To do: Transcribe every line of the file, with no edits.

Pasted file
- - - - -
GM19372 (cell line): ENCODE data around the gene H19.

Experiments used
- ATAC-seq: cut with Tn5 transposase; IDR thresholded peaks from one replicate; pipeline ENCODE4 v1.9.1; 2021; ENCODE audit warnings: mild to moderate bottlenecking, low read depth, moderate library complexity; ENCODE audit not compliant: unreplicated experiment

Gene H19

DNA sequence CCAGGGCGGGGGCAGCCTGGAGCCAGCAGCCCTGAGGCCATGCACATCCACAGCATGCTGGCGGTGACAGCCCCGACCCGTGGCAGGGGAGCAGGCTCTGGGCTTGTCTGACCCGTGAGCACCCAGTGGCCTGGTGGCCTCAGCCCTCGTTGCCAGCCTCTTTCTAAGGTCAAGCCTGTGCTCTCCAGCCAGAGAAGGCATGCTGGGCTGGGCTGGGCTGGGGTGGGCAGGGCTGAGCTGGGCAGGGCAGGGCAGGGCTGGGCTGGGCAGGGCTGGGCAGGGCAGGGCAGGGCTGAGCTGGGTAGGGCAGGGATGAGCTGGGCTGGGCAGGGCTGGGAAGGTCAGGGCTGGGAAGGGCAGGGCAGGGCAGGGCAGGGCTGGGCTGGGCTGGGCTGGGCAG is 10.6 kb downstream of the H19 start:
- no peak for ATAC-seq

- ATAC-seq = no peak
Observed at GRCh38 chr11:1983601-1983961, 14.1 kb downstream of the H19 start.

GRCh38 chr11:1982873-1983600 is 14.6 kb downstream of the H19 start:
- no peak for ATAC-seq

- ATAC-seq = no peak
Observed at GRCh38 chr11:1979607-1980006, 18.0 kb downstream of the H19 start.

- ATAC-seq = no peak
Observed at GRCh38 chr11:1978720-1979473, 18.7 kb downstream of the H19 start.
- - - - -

GM19372 (cell line): ENCODE data around the gene H19.

Experiments used
- ATAC-seq: cut with Tn5 transposase; IDR thresholded peaks from one replicate; pipeline ENCODE4 v1.9.1; 2021; ENCODE audit warnings: mild to moderate bottlenecking, low read depth, moderate library complexity; ENCODE audit not compliant: unreplicated experiment

Gene H19

DNA sequence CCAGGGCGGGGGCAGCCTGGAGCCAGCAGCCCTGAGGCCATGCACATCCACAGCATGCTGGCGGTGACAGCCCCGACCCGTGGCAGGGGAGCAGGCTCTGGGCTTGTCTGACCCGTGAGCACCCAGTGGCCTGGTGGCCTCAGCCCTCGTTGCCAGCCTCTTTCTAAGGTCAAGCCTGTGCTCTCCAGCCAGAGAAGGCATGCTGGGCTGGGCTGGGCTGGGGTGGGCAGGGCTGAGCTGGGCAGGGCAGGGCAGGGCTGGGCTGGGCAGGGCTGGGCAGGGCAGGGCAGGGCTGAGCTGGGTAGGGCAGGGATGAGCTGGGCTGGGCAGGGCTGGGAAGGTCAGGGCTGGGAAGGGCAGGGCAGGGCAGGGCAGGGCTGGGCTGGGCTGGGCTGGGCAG is 10.6 kb downstream of the H19 start:
- no peak for ATAC-seq

- ATAC-seq = no peak
Observed at GRCh38 chr11:1983601-1983961, 14.1 kb downstream of the H19 start.

GRCh38 chr11:1982873-1983600 is 14.6 kb downstream of the H19 start:
- no peak for ATAC-seq

- ATAC-seq = no peak
Observed at GRCh38 chr11:1979607-1980006, 18.0 kb downstream of the H19 start.

- ATAC-seq = no peak
Observed at GRCh38 chr11:1978720-1979473, 18.7 kb downstream of the H19 start.